June 22, 2010

Wonderful pointlessness, and the dullest Twenty20 team of all time

England’s edge over Australia, Bravo’s feat, the importance of Statsguru, and the answer to the question - who’s better, Steyn or Ambrose?
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Two separate Chris Tavare references in this blog, you lucky, lucky things © Getty Images

England and Australia renew a rivalry older than time itself today in a bizarrely scheduled and/or financially advantageous series of one-day internationals, perhaps the least eagerly anticipated England-Australia showdown since the Sydney and London offices of accountancy firm Scraghound, Flude & Prink met for an Ashes year-end ledger-off in 1984.

Nevertheless, with the national football team concocting some brilliantly inventive ways of embarrassing itself, and with the government about to announce an emergency budget that could involve selling all first-born children to the highest overseas bidder in an effort to balance the Treasury’s trembling books, Andrew Strauss’s team has the chance to provide the country with some light relief.

Besides, we can categorically predict that the winner of this series will gain such an insurmountable psychological advantage that they will absolutely certainly win this winter’s Ashes (and do not believe any Australians who try to hoodwink you into believing that the Ashes are taking place “this summer” – the run from late November to early January, which is, in my experience, definitely winter).

It will be a good test of England’s recent improvement in limited-overs form, selection, tactics and recruitment, which all point to them successfully avoiding a repeat of their 2007 World Cup tactics, which seemed to be based on attempting to trick the opposition into thinking they were playing a Test match by trying to score 35 for 1 off the first 15 overs, then praying for rain and hoping the patriotic Duckworth-Lewis method would finish the job.

Having won last year’s Ashes and defeated the Australians in the World Twenty20 final, if England can prevail in this one-day series, they will complete a clean sweep of their oldest cricketing enemy, and therefore, under international law, be entitled to force Australia to become a colony again.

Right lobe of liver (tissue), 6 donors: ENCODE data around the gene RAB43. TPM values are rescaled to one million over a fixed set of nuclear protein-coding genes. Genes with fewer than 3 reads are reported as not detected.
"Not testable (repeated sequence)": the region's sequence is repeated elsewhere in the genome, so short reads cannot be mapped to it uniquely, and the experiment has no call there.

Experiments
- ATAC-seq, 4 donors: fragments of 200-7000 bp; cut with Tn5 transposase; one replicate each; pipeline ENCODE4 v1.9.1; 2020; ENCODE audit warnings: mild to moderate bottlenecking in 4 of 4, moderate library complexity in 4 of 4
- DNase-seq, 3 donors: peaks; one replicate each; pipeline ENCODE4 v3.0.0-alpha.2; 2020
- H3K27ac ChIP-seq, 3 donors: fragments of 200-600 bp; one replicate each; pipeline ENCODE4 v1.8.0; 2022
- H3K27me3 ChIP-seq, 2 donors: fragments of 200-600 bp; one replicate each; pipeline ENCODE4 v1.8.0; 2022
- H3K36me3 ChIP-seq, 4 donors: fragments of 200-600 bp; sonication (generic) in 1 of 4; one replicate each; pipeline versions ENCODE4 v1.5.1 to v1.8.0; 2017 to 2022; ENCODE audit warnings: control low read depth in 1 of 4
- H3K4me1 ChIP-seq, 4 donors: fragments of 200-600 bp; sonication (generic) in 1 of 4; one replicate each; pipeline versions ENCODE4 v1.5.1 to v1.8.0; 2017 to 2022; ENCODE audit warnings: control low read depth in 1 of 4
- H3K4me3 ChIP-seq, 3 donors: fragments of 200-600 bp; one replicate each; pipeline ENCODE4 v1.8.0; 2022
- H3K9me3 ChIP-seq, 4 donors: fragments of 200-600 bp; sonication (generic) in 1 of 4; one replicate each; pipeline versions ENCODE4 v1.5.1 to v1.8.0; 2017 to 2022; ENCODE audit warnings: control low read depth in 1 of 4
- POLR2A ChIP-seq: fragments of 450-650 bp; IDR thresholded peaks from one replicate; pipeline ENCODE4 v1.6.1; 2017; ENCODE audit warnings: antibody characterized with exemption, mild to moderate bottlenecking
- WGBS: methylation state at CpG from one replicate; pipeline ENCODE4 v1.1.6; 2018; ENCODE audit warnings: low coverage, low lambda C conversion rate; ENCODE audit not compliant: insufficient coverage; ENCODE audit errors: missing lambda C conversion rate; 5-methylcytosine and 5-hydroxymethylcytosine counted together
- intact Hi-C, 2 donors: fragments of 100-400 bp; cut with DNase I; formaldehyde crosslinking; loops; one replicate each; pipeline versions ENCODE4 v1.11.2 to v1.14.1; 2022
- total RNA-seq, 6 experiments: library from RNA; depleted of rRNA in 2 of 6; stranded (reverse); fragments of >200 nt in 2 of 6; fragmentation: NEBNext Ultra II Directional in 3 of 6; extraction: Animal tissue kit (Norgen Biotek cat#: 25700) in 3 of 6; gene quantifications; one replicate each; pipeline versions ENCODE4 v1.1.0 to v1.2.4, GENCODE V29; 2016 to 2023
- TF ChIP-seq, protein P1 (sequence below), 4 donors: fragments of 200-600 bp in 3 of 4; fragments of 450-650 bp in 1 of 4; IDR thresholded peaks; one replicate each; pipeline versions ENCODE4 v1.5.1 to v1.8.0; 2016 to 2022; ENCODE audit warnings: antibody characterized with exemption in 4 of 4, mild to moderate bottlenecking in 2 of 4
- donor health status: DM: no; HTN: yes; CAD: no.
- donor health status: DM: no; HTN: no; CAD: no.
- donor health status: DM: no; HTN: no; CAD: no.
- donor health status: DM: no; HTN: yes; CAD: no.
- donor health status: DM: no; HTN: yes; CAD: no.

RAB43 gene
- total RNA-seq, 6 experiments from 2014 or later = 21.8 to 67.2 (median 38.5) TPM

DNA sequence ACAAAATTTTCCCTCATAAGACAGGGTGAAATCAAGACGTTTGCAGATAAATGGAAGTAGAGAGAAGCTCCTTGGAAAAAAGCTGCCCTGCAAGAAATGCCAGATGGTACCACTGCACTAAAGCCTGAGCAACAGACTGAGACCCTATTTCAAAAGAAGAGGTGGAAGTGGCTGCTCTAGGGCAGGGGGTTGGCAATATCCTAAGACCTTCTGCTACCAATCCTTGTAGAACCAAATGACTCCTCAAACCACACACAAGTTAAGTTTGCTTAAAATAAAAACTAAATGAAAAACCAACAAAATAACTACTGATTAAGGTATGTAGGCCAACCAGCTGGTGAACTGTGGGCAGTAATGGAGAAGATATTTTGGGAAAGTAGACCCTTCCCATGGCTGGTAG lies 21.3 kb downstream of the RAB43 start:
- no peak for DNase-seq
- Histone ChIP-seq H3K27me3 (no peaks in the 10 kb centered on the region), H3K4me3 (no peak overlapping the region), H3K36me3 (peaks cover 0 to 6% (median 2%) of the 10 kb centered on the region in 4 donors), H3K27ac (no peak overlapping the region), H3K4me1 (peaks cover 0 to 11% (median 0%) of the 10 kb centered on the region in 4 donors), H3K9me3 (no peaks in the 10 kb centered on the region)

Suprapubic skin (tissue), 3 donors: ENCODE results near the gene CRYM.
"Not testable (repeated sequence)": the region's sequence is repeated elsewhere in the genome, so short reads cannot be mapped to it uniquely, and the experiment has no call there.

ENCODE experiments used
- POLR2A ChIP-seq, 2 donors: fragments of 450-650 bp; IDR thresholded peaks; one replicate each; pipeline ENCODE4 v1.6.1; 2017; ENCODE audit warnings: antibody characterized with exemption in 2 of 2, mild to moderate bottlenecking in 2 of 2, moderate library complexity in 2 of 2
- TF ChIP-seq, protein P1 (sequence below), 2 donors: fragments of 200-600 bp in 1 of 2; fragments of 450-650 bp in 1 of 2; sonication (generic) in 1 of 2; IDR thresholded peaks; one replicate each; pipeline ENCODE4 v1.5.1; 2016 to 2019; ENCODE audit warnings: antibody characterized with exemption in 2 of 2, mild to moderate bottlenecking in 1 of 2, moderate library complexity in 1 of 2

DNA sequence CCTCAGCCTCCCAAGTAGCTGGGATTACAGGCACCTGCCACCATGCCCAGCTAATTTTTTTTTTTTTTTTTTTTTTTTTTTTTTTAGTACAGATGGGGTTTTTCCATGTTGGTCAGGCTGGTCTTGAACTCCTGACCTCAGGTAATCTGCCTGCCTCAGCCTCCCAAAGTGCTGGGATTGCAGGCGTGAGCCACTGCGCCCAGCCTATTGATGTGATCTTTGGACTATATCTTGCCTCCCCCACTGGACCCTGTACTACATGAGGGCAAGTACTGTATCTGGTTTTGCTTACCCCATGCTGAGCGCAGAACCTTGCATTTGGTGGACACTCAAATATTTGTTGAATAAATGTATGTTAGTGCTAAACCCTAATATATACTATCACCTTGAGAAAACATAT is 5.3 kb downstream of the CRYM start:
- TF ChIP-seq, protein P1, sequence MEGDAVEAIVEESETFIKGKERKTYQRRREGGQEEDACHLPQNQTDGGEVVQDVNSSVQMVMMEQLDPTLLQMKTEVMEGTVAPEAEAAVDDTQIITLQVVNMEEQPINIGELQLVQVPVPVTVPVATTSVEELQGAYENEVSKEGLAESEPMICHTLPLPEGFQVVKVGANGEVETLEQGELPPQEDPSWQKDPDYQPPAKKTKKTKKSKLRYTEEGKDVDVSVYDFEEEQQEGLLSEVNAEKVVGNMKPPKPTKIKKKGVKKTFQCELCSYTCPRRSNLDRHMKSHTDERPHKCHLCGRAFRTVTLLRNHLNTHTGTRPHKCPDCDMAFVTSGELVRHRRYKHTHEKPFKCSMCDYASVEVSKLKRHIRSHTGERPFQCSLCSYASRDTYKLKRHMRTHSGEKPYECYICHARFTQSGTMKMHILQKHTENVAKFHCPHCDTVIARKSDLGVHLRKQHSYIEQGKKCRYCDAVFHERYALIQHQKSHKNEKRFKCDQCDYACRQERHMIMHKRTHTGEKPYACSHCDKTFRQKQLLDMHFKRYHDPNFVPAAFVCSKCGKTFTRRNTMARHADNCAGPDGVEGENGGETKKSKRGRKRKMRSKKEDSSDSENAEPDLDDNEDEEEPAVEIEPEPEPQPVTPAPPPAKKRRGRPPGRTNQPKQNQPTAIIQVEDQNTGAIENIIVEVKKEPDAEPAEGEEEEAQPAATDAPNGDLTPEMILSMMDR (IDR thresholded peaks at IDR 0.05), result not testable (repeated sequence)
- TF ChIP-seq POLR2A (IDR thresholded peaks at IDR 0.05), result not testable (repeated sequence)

In the Caribbean, another entry in the Encyclopaedia of Pointless Test Matches is being painstakingly inscribed, as West Indies, in a revolutionary inversion of traditional tactics, first pushed for a possible win, before then consolidating to make sure they could not lose. Habitually, teams tend to go through this process the other way round, but one down in a three-match series, and having reached 400 for 4 at a fraction under 4 runs per over, West Indies then took 61 overs (regrettably, that is not a misprint) to score their next 100. In terms of not finishing a job well started, it was eerily reminiscent of when Shakespeare, writing the first draft of Hamlet, fired off three sensational acts of drama, before scrawling, “Acts 4 and 5. Blah blah blah blah blah, yadda yadda yadda yadda yadda, bit of a fight, euurghhh, The End.” Before nipping to the tavern to see if Christopher Marlowe had left any manuscripts lying around.

Chanderpaul must have set a new all-time record for slowest progress from 150 to 166 (95 balls, after his previous 100 runs had come off 148, a perhaps unique case of having his eye in, then carefully playing his eye out), whilst Bravo, one of the more stylish batsmen in world cricket, stodged 53 off 215 to register the fourth-slowest recorded innings of 50-plus by a West Indian in Test history.

The only rational explanations for Bravo’s innings are:

(A) Bravo and the traditionally cautious Brendan Nash (114 off 148 balls) had their bodies secretly swapped by a rogue scientist before going out to bat; or

(B) Bravo’s was a tribute innings, part of the official worldwide celebrations to mark the 30th anniversary of Chris Tavare’s landmark five-hour 42 at Lord’s against West Indies. I imagine Tavare would prefer to have faced Bravo’s 119 balls from Paul Harris than the 202 hurled at him by Roberts, Holding, Garner and Croft. (And maybe a few from Viv Richards by way of humanitarian respite.) The 30th-anniversary festivities continue in Covent Garden today with a three-day non-stop ballet based on the career of Tavare, and a gala dinner at which surviving members of the Lord’s crowd from 1980 tearfully share their reminiscences of watching the innings unfold.